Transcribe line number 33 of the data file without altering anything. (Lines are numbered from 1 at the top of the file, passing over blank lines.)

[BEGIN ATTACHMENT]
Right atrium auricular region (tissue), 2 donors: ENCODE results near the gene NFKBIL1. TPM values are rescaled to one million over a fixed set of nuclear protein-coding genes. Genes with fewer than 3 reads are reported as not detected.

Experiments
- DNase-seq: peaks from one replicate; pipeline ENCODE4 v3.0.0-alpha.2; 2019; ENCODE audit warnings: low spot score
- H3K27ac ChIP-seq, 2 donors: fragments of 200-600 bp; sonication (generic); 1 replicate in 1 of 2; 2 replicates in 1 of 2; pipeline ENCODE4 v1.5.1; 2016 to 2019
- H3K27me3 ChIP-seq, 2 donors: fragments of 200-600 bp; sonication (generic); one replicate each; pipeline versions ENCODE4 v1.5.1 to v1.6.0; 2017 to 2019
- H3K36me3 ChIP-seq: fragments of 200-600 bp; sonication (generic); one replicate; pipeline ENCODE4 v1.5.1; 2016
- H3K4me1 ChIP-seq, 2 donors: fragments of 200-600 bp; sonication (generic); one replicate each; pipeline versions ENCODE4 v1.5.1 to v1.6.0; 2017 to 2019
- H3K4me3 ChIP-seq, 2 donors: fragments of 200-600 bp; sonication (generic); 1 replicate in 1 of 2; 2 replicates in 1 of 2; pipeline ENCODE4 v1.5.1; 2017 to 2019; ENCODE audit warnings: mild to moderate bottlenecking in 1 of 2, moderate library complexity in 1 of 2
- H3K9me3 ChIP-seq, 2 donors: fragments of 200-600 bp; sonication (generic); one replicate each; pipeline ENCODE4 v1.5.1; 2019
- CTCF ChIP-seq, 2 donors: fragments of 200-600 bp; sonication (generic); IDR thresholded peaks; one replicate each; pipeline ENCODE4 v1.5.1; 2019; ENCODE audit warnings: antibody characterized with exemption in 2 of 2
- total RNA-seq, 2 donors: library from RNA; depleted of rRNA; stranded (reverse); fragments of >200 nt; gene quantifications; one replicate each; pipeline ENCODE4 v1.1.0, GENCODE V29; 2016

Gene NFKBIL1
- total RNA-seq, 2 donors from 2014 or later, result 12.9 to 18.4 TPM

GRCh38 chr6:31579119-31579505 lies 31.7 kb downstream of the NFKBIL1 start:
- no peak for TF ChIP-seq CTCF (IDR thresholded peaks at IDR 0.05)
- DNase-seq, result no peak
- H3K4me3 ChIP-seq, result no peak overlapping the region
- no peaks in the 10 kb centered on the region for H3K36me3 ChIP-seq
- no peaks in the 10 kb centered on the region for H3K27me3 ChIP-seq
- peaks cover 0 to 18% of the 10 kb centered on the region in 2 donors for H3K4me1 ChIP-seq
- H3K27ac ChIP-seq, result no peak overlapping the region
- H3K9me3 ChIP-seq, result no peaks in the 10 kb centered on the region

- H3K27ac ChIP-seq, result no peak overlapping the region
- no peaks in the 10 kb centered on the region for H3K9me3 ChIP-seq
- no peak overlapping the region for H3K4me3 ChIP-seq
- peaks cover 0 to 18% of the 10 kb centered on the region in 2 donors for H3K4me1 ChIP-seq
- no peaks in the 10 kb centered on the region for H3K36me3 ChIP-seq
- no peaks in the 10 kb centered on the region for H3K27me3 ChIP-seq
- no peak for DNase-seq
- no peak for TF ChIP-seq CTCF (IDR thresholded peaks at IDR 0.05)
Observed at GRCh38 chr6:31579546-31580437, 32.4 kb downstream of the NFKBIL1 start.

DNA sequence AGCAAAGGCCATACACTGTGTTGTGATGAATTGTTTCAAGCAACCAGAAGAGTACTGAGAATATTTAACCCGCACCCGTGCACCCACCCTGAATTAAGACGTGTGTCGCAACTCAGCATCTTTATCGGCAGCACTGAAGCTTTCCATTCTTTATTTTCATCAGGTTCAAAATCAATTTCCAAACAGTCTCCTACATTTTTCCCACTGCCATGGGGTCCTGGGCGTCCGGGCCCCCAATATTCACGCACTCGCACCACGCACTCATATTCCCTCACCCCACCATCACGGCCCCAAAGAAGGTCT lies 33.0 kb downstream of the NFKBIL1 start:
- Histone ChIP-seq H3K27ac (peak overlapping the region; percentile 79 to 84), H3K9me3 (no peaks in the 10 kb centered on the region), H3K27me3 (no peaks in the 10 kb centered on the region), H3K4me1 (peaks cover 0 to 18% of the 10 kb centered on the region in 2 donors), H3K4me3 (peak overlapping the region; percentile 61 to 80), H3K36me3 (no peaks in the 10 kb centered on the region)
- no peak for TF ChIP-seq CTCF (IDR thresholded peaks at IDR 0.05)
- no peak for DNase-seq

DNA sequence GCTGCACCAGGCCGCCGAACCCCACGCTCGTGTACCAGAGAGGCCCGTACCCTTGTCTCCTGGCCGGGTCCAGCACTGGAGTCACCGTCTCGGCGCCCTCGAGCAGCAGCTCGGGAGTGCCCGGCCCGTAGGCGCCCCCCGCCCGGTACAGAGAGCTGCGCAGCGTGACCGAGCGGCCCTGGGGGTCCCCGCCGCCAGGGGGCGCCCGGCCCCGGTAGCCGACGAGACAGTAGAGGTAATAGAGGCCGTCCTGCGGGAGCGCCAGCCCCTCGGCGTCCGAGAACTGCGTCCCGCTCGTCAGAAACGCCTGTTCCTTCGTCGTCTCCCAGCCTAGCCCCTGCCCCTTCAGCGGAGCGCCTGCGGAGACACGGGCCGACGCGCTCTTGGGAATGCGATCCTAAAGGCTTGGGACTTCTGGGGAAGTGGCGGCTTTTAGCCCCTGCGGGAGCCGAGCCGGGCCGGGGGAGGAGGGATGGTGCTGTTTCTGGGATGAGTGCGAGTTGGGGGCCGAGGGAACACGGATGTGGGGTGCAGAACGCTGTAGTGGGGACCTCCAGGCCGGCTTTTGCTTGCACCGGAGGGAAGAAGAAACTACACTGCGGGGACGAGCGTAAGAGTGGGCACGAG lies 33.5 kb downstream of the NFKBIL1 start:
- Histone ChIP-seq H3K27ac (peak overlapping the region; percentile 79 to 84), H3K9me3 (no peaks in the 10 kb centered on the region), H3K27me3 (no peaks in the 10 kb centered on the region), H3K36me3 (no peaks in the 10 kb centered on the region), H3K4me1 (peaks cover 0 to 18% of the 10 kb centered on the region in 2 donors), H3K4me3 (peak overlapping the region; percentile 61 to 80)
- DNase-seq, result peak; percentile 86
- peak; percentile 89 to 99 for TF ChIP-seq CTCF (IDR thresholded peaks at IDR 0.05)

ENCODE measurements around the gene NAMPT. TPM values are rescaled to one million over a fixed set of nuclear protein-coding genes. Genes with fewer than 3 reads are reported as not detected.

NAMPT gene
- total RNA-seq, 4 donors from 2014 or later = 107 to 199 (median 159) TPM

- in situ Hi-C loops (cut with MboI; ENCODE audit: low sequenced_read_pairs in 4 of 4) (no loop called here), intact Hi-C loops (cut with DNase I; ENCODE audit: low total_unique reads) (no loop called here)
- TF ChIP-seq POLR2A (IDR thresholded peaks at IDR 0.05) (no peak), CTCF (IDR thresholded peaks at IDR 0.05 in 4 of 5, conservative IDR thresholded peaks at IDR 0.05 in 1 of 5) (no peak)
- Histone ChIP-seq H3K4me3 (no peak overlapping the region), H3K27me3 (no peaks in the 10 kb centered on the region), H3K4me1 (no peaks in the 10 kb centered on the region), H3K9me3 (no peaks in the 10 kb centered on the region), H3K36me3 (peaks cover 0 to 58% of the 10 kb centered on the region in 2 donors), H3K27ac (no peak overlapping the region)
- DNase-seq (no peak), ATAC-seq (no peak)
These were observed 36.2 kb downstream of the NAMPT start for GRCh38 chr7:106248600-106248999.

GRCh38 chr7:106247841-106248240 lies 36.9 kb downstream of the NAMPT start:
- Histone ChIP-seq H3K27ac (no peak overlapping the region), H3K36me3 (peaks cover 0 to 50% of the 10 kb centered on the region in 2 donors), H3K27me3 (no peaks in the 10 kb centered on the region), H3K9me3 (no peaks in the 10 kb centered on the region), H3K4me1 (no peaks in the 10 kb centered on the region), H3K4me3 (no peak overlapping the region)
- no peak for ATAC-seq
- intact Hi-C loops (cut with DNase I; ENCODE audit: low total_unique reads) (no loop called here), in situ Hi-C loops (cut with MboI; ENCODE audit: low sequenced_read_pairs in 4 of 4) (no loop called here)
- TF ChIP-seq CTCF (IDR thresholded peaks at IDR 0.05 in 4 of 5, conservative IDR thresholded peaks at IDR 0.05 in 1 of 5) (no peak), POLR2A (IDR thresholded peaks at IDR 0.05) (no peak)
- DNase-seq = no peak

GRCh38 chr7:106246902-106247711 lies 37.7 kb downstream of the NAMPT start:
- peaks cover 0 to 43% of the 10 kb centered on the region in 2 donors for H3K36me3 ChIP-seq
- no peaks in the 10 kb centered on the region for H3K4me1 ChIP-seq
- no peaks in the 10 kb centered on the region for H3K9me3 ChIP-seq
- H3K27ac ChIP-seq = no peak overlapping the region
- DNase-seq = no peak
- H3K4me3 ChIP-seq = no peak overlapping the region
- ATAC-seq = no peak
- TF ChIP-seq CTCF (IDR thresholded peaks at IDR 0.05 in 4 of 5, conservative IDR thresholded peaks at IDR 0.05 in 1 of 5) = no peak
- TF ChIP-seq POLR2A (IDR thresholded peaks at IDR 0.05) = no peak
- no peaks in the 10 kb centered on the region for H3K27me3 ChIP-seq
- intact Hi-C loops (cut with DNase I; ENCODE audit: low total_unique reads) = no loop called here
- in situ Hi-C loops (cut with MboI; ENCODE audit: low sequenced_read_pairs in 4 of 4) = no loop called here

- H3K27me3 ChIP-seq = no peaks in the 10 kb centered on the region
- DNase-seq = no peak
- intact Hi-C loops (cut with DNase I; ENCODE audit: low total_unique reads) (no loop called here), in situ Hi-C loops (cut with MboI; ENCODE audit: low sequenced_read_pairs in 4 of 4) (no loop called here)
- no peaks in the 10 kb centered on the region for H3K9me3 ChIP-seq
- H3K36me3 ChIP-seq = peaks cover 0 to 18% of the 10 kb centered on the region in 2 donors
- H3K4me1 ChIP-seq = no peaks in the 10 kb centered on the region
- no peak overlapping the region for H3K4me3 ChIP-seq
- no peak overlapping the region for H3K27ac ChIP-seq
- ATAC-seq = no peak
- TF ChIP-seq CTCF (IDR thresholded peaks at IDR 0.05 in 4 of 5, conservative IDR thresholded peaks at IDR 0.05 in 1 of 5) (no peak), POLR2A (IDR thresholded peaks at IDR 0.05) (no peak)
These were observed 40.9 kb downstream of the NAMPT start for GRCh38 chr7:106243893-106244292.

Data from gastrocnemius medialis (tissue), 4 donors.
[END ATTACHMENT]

- Histone ChIP-seq H3K27ac (peak overlapping the region; percentile 79 to 84), H3K9me3 (no peaks in the 10 kb centered on the region), H3K27me3 (no peaks in the 10 kb centered on the region), H3K4me1 (peaks cover 0 to 18% of the 10 kb centered on the region in 2 donors), H3K4me3 (peak overlapping the region; percentile 61 to 80), H3K36me3 (no peaks in the 10 kb centered on the region)